Adams Papers

To John Adams from Thomas Boylston Adams, 22 January 1801

Philadelphia 22d: January 1801.

Dear Sir.

When I said, that I did not disagree with Manlius, in attributing the downfall of the federal cause, to the Mission to France, my meaning was, not, that the loss of the late election, was to be viewed, as the consequence of that Mission, for I believe with you Sir, that independent of that measure, the federal Candidate would have been almost universally deserted. But I meant to assert as my belief, that this was looked upon by the Hamiltonians as a fit occasion to sever from the Administration; a thing contemplated & advised, I have no doubt, a considerable time before it took place. The appointment of Mr: Gerry, and not abandoning him, when he deserted his colleagues, was the first exasperating act to the Essez Junto, who were all his deadly enemies. This is the leading string to all the subsequent discord among the federalists—There is scarcely a man in Pennsylvania, professing Federalism, who does not think Mr: Gerry a thorough-paced, incorrigible Jacobin, and nothing but his retaining your friendship & confidence, ever raised a doubt in favor of his political principles. Here was a violent clamor, therefore, raised against the first Mission on account of one obnoxious man. This clamor had not subsided, before the second Mission was projected, & as the character first chosen, nor those afterwards appointed, as colleagues, were in any manner exceptionable to the federal party, they vented all their rage against the measure. I say they, by which I mean, only the most violent, who were certainly a minority of the federal party. The motives to opposition were various in different parts of the Country; but the object in all was the same, to defeat or frustrate the attempt.

Lord Clarendon in his history of the Rebellion, has a very long passage which describes, most elaborately, the propensity of man to defeat the successful termination of any scheme or measure—against which they have once soberly & earnestly set their faces—I will try to find it, and have it published, with a few remarks. The application is, I think, obvious.

Mr: Hamilton, whose influence and popularity in New York, was ruined, by his anxiety to vindicate his character, no less than in every quarter of the Union; by his own mismanagement or by his deliberate intention, (of the two, the most probable) occasioned the loss of New York to the federal scale—I sincerely believe, he would rather see Mr: Jefferson at the head of the Govt:, than yourself—for you were the first to learn the Americans, how to appreciate this little gentleman, from St Croix. For this, you never will be forgiven by him; enmity is never more malignant than when provoked by a conviction, that a small opinion is entertained by any individual, of talents, which receive homage from all the world besides—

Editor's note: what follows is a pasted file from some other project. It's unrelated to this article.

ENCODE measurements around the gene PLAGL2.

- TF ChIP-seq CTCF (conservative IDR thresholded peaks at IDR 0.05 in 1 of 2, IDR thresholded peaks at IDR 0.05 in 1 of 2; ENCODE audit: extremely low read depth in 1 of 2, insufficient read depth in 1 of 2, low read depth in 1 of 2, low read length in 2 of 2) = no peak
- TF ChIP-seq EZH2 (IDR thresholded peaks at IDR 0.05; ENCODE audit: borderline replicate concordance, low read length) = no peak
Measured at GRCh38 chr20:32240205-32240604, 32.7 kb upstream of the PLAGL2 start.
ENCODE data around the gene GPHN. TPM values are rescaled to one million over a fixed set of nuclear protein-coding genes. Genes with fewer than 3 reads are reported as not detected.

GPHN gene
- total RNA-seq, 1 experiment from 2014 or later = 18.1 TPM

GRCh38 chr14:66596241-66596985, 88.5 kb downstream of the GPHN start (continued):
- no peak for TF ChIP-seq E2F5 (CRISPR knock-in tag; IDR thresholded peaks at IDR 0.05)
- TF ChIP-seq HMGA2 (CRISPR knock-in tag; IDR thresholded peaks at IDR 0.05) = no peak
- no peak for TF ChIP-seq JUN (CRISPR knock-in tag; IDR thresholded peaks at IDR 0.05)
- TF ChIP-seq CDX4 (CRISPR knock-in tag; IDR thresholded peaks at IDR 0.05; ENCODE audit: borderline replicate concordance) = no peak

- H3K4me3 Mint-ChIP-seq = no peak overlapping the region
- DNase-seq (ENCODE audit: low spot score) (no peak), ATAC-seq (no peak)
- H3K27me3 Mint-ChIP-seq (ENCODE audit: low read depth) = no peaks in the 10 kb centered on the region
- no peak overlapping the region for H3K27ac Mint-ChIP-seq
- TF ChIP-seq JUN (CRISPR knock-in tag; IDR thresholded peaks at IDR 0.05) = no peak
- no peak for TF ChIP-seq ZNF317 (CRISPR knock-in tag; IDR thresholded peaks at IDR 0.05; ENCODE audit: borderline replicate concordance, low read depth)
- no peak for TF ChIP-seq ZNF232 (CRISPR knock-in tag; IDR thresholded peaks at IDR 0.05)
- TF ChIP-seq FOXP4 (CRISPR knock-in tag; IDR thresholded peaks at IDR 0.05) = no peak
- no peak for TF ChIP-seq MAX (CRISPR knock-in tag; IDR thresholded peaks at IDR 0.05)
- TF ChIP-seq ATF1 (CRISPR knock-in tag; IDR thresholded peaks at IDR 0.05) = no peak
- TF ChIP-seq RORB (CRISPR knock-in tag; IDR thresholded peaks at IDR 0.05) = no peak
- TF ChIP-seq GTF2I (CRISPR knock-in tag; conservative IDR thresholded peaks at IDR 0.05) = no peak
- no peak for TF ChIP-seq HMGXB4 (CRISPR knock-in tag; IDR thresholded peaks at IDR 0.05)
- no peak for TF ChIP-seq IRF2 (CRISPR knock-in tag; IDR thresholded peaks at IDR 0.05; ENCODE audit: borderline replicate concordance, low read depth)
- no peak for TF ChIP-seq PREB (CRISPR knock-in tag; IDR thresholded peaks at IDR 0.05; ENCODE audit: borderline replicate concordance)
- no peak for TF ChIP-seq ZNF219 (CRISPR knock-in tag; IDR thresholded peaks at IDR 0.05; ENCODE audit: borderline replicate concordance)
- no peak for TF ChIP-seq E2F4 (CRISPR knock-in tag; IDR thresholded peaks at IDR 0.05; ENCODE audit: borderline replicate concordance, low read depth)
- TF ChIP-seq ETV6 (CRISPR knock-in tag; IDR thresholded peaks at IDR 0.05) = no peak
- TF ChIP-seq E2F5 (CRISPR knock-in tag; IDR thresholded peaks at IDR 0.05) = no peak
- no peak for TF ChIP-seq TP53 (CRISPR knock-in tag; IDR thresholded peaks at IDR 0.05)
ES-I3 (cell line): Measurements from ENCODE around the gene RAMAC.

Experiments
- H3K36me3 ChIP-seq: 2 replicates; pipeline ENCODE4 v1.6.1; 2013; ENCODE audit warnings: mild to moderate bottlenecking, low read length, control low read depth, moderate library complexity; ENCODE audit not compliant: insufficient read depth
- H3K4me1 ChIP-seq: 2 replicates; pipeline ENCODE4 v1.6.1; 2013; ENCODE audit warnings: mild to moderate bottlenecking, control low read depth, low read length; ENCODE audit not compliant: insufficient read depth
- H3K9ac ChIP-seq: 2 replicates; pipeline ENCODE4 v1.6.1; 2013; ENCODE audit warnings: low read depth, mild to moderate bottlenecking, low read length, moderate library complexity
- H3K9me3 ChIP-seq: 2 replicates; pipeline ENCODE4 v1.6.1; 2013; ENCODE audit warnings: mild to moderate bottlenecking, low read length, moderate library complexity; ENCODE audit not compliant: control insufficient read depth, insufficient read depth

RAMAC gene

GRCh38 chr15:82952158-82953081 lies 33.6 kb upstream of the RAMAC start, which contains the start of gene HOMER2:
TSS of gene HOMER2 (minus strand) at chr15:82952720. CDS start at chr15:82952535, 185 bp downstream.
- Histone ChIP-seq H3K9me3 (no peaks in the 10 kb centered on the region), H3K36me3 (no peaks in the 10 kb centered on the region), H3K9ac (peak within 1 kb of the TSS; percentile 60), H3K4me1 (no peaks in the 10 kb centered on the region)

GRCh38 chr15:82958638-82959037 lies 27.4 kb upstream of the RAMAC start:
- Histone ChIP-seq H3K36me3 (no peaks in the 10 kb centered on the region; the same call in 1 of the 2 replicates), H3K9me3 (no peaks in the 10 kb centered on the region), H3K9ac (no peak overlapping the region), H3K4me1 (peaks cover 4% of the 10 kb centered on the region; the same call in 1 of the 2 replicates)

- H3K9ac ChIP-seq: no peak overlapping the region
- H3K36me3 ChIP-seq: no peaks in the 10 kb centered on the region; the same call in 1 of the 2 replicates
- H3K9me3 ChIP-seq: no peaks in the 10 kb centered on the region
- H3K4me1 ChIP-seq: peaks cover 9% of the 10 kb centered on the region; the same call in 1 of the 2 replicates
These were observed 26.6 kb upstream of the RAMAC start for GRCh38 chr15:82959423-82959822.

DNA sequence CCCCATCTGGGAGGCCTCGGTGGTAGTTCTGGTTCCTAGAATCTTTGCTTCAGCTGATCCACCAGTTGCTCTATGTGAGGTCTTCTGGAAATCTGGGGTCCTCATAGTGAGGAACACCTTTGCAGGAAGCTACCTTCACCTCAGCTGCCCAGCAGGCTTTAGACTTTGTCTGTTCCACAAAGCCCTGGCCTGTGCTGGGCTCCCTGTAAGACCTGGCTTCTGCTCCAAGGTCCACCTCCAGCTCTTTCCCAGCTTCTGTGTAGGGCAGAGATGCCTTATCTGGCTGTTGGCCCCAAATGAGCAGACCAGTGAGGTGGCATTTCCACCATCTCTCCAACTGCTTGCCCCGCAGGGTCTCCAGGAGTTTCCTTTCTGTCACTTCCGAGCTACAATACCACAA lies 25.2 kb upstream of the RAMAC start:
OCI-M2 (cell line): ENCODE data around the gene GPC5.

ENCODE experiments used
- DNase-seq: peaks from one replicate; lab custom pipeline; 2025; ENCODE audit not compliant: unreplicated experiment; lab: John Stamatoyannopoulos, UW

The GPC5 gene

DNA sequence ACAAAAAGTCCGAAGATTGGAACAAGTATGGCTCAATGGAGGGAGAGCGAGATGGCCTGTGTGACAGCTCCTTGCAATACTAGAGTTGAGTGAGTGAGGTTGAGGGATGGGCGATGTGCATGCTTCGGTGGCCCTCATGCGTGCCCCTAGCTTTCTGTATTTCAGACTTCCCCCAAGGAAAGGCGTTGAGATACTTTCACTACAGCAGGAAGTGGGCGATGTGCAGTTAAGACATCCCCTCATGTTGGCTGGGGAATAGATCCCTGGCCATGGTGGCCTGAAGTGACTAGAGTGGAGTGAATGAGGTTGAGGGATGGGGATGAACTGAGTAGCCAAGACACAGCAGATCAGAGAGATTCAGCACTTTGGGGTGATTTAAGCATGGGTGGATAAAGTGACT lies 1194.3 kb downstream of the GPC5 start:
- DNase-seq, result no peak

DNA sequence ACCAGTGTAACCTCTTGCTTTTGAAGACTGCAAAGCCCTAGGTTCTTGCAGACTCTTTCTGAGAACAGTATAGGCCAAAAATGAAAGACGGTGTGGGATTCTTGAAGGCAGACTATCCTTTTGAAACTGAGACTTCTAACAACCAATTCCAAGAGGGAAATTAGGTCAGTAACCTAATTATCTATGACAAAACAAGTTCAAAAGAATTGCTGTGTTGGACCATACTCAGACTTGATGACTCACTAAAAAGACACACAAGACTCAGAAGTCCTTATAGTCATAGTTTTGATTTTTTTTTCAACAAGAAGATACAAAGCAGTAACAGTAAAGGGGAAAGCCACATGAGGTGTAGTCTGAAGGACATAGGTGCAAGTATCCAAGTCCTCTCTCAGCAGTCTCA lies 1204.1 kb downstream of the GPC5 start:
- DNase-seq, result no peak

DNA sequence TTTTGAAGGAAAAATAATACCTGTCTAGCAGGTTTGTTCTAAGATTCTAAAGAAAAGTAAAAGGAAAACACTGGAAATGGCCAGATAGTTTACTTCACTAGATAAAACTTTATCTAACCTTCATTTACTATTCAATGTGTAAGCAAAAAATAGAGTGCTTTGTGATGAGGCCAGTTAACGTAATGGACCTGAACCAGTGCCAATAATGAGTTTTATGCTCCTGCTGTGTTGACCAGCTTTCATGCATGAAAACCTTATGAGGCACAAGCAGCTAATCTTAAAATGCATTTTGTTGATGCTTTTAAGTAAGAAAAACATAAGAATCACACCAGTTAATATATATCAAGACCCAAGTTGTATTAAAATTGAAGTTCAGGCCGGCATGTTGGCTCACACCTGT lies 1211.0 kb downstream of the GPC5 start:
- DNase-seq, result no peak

It ought never to have been the plan of the federal party to support a Gentleman from the South, merely for the sake of securing the interest of any Southern State in favor of the federal ticket—There was evidence enough on the former trial, what result might be calculated upon, in making another—I believe that some of the federalists, who gave in to this scheme, were honest—but many expected that South Carolina would vote for Genl: Pinckney, and drop you—This was Hamilton’s plot; but the true friends of the Administration ought to have taken up Mr: Jay or Mr: Ellsworth, and if the same exertions had been made in favor of either of these gentlemen, they would have succeeded. I should have been perfectly willing to give Mr: Jefferson my vote, as an Elector, if I could have had confidence in the Southern people—but our elections have become so much a job, that the patriotism & services of our most distinguished characters, has little to do in their promotion to office.

I do not think that the unconditional ratification of our Convention with France would be inconsistent with our honor or our good faith—I did think it would clash with our engagements to G. Britain, before I understood the true construction of the 6th: article. The 3d: article, which contracts for the giving up of State vessels, wounded my pride, at first, though I could easily discern that the pride of the french government would be much concerned in securing the surrender; but the result may yet be in our favor, if the private vessels, captured before the exchange of Ratifications, should be given up, or paid for, with good faith—

After all, as we know & can judge of the purport of the present bargain, and as we do not know what might result from further negotiation, I should give my voice for ratifying the Convention. The adoption or the rejection of all Commercial Conventions, must eventually be regulated by interest—and I know not that the United States can better themselves by refusing to accept what is now offered to them.

Manlius is a young man—inexperienced, warm and ardent, but not inimical to the independence or the best interests of his Country—but he sees a different route to the attainment of them, than I do. As he knows I sent you some of his numbers, and as I extorted from him a confession that he was the writer, I feel some delicacy, upon the subject of giving his name—

It has been said in the papers of the morning that L. H Stockton has been nominated as Secretary at War, and Genl Marshall Chief Justice—The latter is contradicted this evening, and I think Richard Stockton must be the person nominated for the other office—

I am dear Sir, truly & sincerely / Your affectionate Son

T B Adams

MHi: Adams Papers.

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